of crime and punishment. Examples include "a law unto themselves" and "judge
not…". In chapter 41, "Love and charity," the author takes up expressions such
as "love thy neighbor" and "charity shall cover the multitude of sins." And
finally, chapter 42, "Peace, patience, wrath, whore" rounds out the book with
expressions such as "be of good cheer," "let not the sun go down upon your
wrath," and "vengeance is mine, saith the Lord."
The Epilogue brings us back to the original question of putting a number on the
KJV-derived modern expressions, and Crystal puts the total at 257. This total is
further cut down by the fact many of these expressions are found in the same
form in earlier English Bible translations, and even further by the tendency to
reduce or change some of the expressions to better conform to modern English
norms. Still, 257 derived idioms is no small feat -- "No other single source has
provided the language with so many idiomatic expressions" (p. 258). He does,
however, caution against the hyperbole sometimes expressed which would assert
"thousands" of Biblically derived idioms and phrases. In the Appendixes, readers
can compare the language employed in the KJV expressions discussed in the book
with the five preceding English language Bible translations. He also provides a
count of how many expressions he found in each book in the Old and New Testaments.
Begat was written for a general audience, and as such is reader-friendly,
requiring no real linguistics training. Indeed, Crystal is rightly known as a
highly engaging author and one of the few linguists with a true talent for
explaining highly abstract subject matter in a way that is comprehensible and
enjoyable for a general readership. Still, despite his attempts to spice up the
narrative with humor, it is essentially a reference book (albeit a somewhat
entertaining one). The issue he treats (i.e., enumerating Biblical idioms) is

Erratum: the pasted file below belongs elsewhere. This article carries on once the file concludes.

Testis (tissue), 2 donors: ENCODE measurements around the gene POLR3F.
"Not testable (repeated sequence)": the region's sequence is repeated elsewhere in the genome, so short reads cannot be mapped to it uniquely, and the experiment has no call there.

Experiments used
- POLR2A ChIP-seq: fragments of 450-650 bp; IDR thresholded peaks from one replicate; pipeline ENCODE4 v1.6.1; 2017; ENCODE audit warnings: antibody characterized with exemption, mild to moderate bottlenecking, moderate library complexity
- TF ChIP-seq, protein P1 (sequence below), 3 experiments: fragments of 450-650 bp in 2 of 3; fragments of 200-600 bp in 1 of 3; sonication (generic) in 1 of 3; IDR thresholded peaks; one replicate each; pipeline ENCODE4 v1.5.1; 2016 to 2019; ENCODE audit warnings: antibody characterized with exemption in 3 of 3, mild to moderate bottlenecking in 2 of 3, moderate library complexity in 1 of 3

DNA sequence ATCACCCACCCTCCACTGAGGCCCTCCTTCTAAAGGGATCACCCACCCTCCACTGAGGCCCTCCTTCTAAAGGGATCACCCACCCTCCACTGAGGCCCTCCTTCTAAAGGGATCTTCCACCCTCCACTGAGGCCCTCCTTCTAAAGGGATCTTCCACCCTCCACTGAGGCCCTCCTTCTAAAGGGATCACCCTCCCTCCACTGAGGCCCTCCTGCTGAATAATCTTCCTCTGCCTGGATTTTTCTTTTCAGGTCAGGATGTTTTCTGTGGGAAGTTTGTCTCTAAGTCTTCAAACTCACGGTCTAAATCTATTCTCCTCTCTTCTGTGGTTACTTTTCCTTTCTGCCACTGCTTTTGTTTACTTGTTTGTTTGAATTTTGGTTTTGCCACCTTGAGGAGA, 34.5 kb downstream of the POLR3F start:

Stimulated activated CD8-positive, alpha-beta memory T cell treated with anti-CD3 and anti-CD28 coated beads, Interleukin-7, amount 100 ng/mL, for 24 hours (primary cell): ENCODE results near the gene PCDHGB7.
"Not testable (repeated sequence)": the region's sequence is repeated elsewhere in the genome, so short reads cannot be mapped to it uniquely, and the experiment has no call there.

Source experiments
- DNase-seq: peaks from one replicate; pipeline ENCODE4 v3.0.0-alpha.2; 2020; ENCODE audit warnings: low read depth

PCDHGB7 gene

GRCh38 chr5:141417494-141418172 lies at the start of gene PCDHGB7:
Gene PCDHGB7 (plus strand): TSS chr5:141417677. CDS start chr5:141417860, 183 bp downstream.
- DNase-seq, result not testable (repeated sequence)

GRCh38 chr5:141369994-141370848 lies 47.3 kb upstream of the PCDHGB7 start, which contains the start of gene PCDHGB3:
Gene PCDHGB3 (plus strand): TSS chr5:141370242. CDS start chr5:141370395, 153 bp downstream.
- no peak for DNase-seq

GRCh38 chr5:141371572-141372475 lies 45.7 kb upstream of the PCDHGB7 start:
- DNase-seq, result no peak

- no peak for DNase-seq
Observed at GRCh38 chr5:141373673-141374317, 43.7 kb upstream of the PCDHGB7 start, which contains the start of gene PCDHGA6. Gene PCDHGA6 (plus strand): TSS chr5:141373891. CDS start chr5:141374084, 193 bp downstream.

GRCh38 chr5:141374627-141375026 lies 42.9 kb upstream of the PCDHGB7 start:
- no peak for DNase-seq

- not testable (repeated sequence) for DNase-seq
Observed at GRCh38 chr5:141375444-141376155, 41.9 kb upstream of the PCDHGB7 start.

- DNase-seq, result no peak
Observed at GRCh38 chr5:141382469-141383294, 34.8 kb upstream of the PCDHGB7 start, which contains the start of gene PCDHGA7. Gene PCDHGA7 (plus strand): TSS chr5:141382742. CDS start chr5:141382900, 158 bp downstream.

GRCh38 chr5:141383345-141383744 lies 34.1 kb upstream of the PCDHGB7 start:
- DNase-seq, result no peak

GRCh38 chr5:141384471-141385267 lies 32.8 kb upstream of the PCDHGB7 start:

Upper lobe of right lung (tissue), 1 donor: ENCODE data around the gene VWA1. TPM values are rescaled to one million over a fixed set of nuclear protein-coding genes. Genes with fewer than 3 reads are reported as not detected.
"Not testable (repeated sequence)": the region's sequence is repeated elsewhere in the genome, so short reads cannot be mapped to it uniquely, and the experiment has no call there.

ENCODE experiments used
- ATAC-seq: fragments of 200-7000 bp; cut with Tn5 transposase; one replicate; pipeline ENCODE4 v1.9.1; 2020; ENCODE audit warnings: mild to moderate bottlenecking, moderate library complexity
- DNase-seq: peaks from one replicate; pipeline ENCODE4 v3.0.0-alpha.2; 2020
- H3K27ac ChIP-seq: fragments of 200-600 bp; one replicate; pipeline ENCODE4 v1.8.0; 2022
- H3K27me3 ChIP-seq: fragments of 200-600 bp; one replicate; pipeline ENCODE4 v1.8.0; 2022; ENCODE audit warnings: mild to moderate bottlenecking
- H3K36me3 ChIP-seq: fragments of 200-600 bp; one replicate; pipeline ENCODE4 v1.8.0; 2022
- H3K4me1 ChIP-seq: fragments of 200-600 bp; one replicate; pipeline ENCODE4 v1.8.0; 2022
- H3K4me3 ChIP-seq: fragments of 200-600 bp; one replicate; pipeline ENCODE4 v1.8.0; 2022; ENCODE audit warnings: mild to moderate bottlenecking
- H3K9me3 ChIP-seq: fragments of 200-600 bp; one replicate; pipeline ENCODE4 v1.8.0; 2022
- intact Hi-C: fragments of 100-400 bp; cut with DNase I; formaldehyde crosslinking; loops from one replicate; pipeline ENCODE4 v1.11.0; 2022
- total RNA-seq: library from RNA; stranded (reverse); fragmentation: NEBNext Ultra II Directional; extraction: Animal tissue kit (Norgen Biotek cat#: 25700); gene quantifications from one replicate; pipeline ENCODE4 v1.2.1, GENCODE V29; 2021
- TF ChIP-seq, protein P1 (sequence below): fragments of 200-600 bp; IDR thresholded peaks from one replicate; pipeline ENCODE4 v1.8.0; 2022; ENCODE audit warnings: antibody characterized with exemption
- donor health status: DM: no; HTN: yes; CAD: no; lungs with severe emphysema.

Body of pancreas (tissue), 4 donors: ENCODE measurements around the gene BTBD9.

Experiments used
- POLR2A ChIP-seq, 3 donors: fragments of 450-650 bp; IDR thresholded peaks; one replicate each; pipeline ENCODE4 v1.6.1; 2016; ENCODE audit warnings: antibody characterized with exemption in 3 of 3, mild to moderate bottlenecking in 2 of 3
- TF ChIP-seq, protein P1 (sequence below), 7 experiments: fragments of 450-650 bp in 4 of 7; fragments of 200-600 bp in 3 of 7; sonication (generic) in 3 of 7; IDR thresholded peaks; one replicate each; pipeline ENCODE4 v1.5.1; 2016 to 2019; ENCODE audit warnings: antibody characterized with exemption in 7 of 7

important, and he treats it as such. While one may quibble over the methodology
-- I can well envision some readers questioning the relative scholarly quality
of simply running thousands of Google searches on the phrasal bits he flags from
the KJV text -- his approach is systematic and well chronicled.
I did find myself wishing he spent more time on the evolution of the derived
phrases (which he treats in some instances, but not consistently nor in much
depth) than he did on examples of modern usage. Crystal did not write it as a
treatise on the evolution of KJV phrases, but rather to defend and to
demonstrate the KJV's unique contributions to the modern English language, and
to quantify the number of idioms. The author's criteria for discerning general
use idioms from exclusively religious language were well defined, and the
conclusions are well defended and convincing. The inclusion of "linguistic dead
ends" (i.e., expressions that were not picked up or highly mutated) were often
the most illuminating parts of the book, allowing the author to argue
convincingly about the factors which influenced popular receptiveness to turns
of phrase, and ultimately to argue why the language of the King James version
had so much more effect on the language as a whole vis-à-vis earlier translations.
In summary, this book will interest casual etymology enthusiasts, Biblical
scholars, or anyone who is curious as to the effect that the King James bible
has had on the English language.
ABOUT THE REVIEWER
Clay Williams is an assistant professor in the English for Academic
Purposes department of Akita International University. His primary areas of
research include cross-script effects on L2 literacy development, lexical
access in non-alphabetic script reading, and adapting L2 teaching
methodologies to East Asian classroom contexts.